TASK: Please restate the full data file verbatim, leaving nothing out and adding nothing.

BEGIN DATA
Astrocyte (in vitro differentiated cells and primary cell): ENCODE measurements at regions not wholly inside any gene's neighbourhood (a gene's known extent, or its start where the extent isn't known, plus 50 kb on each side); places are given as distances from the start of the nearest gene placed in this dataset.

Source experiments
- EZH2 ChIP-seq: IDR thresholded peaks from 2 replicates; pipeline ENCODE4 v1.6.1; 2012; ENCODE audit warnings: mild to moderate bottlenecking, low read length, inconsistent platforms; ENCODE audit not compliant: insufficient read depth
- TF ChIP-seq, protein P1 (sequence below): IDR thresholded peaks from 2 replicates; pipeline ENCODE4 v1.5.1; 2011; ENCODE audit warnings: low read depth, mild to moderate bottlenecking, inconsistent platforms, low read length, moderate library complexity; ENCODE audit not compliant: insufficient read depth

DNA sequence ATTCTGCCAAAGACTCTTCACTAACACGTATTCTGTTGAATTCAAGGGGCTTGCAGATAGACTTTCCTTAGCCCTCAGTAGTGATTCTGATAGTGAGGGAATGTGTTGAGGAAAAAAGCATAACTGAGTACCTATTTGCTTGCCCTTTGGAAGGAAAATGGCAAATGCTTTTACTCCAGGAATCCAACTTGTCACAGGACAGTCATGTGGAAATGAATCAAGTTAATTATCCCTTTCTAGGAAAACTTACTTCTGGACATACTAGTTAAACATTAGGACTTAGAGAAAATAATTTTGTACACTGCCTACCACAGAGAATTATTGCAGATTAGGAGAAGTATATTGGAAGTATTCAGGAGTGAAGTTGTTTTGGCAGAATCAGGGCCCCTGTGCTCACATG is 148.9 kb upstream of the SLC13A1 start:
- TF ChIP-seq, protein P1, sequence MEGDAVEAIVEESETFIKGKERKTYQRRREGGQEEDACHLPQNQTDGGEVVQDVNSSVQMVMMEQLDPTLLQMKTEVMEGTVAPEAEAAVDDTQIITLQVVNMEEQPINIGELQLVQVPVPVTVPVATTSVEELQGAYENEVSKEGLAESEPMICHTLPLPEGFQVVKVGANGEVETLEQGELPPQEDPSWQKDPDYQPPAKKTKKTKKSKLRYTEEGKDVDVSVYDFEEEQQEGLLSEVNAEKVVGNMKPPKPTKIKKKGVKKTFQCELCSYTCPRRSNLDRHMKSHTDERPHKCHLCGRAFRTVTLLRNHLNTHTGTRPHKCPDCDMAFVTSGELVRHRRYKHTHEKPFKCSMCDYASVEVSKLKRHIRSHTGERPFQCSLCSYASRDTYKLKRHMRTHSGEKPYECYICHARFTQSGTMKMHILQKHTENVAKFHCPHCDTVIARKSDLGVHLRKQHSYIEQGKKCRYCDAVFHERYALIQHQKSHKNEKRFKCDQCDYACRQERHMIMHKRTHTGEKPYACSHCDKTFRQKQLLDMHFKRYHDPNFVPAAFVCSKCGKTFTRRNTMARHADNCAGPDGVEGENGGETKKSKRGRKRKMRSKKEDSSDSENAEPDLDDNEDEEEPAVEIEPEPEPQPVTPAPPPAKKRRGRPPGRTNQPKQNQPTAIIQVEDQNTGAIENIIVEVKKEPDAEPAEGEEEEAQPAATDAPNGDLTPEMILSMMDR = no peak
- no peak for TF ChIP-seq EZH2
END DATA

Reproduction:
Astrocyte (in vitro differentiated cells and primary cell): ENCODE measurements at regions not wholly inside any gene's neighbourhood (a gene's known extent, or its start where the extent isn't known, plus 50 kb on each side); places are given as distances from the start of the nearest gene placed in this dataset.

Source experiments
- EZH2 ChIP-seq: IDR thresholded peaks from 2 replicates; pipeline ENCODE4 v1.6.1; 2012; ENCODE audit warnings: mild to moderate bottlenecking, low read length, inconsistent platforms; ENCODE audit not compliant: insufficient read depth
- TF ChIP-seq, protein P1 (sequence below): IDR thresholded peaks from 2 replicates; pipeline ENCODE4 v1.5.1; 2011; ENCODE audit warnings: low read depth, mild to moderate bottlenecking, inconsistent platforms, low read length, moderate library complexity; ENCODE audit not compliant: insufficient read depth

DNA sequence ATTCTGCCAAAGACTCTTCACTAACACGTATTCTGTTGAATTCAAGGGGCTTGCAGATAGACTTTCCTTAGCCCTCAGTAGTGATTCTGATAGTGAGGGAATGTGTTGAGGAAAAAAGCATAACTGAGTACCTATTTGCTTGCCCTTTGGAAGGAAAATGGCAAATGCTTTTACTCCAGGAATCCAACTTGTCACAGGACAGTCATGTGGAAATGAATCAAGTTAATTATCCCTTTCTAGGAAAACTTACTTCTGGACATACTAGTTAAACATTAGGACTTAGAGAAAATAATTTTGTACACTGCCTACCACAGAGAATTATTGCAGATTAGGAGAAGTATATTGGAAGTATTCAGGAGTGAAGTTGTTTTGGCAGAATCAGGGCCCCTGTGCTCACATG is 148.9 kb upstream of the SLC13A1 start:
- TF ChIP-seq, protein P1, sequence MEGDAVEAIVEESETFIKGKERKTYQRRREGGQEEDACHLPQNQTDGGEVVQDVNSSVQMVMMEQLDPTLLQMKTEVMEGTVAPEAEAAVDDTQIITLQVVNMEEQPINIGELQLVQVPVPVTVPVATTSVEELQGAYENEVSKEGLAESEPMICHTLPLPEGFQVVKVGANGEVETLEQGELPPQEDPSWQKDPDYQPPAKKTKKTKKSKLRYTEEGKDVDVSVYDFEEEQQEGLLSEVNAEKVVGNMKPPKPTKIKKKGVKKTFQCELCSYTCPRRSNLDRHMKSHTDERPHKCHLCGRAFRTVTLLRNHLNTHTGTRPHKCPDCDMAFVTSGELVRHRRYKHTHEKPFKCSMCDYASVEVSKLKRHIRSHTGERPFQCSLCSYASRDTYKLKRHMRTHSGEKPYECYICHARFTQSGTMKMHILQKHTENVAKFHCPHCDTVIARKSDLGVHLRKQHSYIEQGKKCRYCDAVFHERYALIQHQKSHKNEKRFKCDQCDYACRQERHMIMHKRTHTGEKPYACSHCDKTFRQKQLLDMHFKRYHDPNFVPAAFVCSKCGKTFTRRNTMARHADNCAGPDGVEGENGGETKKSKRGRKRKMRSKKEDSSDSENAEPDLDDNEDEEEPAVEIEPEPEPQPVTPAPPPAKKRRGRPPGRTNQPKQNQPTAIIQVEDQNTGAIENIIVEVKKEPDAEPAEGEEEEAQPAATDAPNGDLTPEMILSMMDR = no peak
- no peak for TF ChIP-seq EZH2